Food & Beverage Perspectives
AHA Sets Added Sugar Limits for Children

AHA Sets Added Sugar Limits for Children

<p>Children aged 2 to 18 years should eat or drink less than six teaspoons of added sugars daily, which is equivalent to about 100 calories or 25 g of sugar, according to a new standard from the American Heart Association (AHA) that was published in the journal Circulation.</p>

Children aged 2 to 18 years should eat or drink less than six teaspoons of added sugars daily, which is equivalent to about 100 calories or 25 g of sugar, according to a new standard from the American Heart Association (AHA) that was published in the journal Circulation.

The statement was written by a panel of experts who did a comprehensive review of scientific research on the effect of added sugars on children's health, which presented challenges common to this kind of nutrition research. The panel also recommended that added sugars should not be included at all in the diet of children younger than the age of 2 years. They said the calorie needs of children in this age group are lower than older children and adults, so there is little room for food and beverages containing added sugars that don’t provide them with good nutrition.

The announcement comes a few months after FDA unveiled new requirements for the Nutrition Facts label of packaged foods, including the reporting of a product’s added sugar content. This new attention to added sugar intake on packaging—as well as consumer demand for sweeteners that are natural, sustainable and healthful—provides brands the opportunity to increase use of alternative sweeteners when developing or reformulating products.

“Studies of nutrients such as added sugars are challenging, but over time the number of studies in children has increased," said Miriam Vos, lead author, nutrition scientist, and associate professor of pediatrics at Emory University School of Medicine. “We believe the scientific evidence for our recommendations is strong and having a specific amount to target will significantly help parents and public health advocates provide the best nutrition possible for our children."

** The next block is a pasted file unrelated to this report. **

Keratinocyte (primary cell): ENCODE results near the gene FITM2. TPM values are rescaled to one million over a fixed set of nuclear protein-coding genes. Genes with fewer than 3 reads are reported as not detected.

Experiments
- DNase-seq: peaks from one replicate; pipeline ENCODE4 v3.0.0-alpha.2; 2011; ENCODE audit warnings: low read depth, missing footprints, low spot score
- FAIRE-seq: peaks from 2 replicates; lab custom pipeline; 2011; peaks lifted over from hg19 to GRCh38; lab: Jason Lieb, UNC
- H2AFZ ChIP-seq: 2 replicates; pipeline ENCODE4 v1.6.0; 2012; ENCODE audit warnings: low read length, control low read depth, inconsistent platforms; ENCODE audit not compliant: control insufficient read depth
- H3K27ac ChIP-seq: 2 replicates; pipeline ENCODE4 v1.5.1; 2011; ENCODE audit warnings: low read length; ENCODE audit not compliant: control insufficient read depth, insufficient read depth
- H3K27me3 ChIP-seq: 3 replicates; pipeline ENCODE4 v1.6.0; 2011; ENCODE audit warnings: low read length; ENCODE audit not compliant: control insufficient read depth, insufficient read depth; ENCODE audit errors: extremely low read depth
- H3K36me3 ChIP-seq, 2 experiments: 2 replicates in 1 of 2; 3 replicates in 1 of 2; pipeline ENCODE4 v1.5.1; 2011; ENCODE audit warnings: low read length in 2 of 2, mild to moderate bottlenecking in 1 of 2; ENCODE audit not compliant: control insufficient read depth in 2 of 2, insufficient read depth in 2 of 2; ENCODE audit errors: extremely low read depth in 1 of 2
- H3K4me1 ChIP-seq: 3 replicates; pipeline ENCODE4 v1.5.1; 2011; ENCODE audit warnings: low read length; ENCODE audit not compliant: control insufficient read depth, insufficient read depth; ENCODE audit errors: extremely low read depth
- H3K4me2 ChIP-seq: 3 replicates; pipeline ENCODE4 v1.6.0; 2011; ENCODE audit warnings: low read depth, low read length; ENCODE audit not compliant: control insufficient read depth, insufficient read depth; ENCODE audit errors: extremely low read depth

Eating foods high in added sugars throughout childhood is linked to the development of risk factors for heart disease, such as an increased risk of obesity and elevated blood pressure in children and young adults. The statement noted one of the most common sources of added sugars is sugar-sweetened beverages, such as soda, fruit-flavored and sports drinks, sweetened teas and energy drinks.

“Children should not drink more than one 8-ounce sugar-sweetened drink a week yet they are currently drinking their age in sugary drink servings each and every week," Vos said.

Because of the lack of research for or against the routine use of non-nutritive sweeteners, such as aspartame, saccharine and sucralose in the diets of children, the authors felt they could not make a recommendation for or against these no-calorie sweeteners. In addition, it is not known whether the high sugar content in 100-percent fruit juices should cause the same concerns as beverages with added sugars.

Looking for more insight into the functional role of sweeteners in confectionery formulations? Join us for the Selecting Appropriate Sweeteners for Chocolates, Gummies and Chewables panel discussion on Friday, Oct. 7, at SupplySide West 2016.

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